Commemoration of Fifth Anniversary of Truth and Reconciliation Calls to Action

From: Crown-Indigenous Relations and Northern Affairs Canada

The Truth and Reconciliation Commission (TRC) was established to find the truth in the dark and painful residential schools in our country’s history.

Today marks the fifth anniversary of the release of the TRC’s 94 Calls to Action, an appeal to mobilize all levels of government, organizations, as well as individuals, to make concrete changes in society. They list specific actions to redress the legacy of residential schools and advance the process of Canadian reconciliation.

This is a day for all Canadians to acknowledge the courage of the former students and families who came forward to share their truth and the leadership and guidance of the commissioners who provided us with a path forward. The Commission revealed the heartbreaking details of the role that residential schools played in the history of Canada and the tragic legacy that continues today. It is said that once you know the truth, you cannot un-know it. It is only by increasing our collective understanding of the damage done by colonial policies that we will break down barriers and racism towards Indigenous peoples in Canada.

The Government of Canada has taken steps to address the Calls to Action, including legislation respecting Indigenous languages; legislation on supporting First Nations, Inuit and Metis children, youth and families; and addressing the safety and security of Indigenous women and girls, LGBTQ and Two-Spirit people.

We are implementing Jordan’s Principle which makes sure all First Nations children in Canada can access the products, services and supports they need, when they need them. From July 2016 to April 30, 2020, more than 594,000 products, services and supports, including speech therapy, educational supports, medical equipment, and mental health services were approved for First Nations children under Jordan’s Principle.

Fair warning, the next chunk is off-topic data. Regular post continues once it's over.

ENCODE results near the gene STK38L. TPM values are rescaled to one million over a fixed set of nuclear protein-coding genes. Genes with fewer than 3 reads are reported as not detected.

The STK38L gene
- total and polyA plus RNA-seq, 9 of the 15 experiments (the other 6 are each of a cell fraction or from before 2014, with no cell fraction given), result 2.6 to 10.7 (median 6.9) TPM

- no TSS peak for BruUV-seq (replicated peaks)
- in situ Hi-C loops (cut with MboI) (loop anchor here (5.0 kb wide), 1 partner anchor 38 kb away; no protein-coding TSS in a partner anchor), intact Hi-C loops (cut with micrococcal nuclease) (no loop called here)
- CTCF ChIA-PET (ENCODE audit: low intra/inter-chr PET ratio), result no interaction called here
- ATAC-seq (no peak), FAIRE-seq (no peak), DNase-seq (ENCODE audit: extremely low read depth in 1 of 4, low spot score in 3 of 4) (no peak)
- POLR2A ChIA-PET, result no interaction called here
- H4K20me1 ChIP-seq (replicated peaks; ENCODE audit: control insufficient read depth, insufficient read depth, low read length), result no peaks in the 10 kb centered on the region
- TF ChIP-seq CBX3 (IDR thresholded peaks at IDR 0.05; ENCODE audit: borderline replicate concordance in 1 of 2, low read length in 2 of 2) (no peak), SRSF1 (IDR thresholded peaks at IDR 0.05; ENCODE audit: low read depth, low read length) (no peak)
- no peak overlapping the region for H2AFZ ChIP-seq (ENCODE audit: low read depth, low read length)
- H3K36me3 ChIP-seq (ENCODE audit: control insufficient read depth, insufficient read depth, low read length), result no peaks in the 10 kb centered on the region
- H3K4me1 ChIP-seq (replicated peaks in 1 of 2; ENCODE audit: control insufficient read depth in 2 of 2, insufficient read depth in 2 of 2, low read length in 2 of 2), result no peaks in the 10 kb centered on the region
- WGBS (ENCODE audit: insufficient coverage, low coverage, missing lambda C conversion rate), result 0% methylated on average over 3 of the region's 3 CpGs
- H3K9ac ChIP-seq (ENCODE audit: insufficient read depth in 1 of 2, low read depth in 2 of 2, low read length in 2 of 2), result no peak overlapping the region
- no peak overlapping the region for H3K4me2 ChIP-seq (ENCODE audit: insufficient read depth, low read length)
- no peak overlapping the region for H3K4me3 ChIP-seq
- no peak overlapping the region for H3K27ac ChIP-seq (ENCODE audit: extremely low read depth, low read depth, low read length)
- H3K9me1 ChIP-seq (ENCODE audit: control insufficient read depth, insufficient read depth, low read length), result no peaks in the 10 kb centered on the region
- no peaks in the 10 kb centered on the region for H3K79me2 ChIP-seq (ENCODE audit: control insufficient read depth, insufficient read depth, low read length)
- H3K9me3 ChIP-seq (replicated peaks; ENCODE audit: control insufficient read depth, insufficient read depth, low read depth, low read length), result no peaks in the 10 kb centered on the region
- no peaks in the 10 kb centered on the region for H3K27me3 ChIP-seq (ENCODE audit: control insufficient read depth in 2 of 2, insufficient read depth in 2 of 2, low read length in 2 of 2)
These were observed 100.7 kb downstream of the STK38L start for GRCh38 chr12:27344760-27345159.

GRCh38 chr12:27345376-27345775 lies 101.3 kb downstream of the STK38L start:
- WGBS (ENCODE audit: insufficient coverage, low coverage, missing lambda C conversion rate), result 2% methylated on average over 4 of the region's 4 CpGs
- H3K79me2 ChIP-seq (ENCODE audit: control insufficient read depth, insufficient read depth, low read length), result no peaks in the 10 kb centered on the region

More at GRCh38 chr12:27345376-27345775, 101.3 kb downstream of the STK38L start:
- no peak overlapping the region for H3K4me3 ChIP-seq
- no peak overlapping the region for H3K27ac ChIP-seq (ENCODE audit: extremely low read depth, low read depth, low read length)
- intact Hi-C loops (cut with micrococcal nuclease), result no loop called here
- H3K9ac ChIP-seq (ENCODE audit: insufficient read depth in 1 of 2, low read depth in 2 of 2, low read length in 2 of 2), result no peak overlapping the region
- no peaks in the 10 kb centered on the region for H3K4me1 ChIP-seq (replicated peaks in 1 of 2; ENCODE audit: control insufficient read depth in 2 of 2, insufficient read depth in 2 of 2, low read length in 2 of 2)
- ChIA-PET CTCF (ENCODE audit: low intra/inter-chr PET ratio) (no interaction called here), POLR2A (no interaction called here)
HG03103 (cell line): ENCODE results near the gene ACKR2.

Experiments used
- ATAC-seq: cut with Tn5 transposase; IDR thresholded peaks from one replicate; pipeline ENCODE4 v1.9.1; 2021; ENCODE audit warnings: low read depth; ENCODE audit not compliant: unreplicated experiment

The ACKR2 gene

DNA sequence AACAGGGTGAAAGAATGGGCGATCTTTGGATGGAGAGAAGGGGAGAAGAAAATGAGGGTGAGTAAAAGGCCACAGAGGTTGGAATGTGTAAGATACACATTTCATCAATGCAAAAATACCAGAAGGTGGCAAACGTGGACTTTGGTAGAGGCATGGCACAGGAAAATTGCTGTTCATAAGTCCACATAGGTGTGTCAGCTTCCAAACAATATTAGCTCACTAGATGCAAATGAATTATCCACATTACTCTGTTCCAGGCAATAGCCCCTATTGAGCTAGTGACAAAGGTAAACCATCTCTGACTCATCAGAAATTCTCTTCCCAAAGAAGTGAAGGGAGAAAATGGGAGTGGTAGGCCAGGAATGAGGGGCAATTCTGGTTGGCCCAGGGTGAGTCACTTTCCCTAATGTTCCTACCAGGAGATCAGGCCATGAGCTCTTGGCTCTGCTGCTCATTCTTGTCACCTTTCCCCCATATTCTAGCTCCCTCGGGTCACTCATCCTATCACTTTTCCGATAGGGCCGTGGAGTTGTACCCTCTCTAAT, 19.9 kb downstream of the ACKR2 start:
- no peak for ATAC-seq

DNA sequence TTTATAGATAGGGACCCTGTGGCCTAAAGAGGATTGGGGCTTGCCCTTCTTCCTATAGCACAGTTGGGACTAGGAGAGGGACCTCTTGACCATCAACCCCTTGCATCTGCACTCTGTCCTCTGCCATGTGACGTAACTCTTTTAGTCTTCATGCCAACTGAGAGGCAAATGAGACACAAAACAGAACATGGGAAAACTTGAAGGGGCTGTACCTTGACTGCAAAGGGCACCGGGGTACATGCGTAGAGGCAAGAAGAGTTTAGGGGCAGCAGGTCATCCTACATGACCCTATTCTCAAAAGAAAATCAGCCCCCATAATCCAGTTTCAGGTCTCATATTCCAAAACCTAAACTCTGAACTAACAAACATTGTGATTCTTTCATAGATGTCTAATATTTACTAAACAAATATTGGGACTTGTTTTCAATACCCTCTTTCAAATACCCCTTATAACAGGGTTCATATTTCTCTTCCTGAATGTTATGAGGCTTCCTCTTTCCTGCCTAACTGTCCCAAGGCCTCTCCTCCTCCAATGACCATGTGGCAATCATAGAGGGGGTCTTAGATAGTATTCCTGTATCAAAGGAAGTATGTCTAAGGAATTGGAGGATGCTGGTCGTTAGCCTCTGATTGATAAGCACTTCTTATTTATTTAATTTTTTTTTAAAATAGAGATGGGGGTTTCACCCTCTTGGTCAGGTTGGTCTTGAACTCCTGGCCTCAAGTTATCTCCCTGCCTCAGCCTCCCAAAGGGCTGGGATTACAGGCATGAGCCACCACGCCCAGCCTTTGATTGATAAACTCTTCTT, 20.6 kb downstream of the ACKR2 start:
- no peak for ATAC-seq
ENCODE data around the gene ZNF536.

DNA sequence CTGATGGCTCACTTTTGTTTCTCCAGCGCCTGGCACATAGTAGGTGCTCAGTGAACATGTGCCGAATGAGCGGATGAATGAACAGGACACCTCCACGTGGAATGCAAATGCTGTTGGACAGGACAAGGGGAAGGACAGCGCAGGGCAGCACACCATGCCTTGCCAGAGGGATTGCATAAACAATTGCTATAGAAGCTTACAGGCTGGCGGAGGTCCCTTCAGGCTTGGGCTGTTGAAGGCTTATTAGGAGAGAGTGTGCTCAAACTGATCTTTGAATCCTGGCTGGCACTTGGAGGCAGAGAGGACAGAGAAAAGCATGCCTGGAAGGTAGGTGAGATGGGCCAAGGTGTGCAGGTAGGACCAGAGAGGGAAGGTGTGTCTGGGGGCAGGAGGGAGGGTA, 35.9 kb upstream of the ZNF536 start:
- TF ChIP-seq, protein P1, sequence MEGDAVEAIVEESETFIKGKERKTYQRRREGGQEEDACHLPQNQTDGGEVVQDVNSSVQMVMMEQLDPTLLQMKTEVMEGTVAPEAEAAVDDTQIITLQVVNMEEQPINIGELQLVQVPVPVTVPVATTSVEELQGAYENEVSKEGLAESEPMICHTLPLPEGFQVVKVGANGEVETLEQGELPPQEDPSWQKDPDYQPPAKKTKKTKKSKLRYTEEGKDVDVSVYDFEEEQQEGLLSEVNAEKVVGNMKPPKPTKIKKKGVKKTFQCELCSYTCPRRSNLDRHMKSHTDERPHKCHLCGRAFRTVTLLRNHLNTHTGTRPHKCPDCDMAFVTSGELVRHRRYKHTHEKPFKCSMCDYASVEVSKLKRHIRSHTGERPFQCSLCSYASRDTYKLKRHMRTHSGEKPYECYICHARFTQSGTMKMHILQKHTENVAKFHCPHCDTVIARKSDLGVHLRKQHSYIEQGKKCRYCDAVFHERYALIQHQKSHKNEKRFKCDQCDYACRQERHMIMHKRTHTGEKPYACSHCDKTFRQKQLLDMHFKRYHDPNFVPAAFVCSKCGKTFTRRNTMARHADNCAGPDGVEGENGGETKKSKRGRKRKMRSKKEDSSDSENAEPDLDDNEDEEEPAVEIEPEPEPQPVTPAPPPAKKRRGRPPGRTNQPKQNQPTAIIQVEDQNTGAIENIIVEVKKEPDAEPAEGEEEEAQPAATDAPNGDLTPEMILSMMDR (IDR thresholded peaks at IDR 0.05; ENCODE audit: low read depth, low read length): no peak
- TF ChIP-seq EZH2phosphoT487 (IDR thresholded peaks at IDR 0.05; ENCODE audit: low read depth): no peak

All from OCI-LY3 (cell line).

The Government of Canada has also implemented a new policy and funding approach in 2019 for funding First Nations education on reserve – co-developed with First Nations representatives. The goal of the new approach is to transform First Nations education through predictable base funding that is more directly comparable to provincial education systems. The approach also provides full-day kindergarten on reserve for children ages four and five and $1,500 per student, per year, to support language and culture.

We recognize that there is still much more work to do. Our work in partnership with Indigenous peoples to renew the nation-to-nation, Inuit-Crown and government-to-government relationship between Canada and Indigenous peoples provides a foundation for a better future.

The Commission closed with the theme of “This ending is just the beginning.” Today, we recommit to honour and support the survivors, and reflect on how everyone – including federal, provincial, territorial, municipal governments and Canadians from coast-to-coast-to-coast – must play their role in the implementation of the Calls to Action and the journey of reconciliation.

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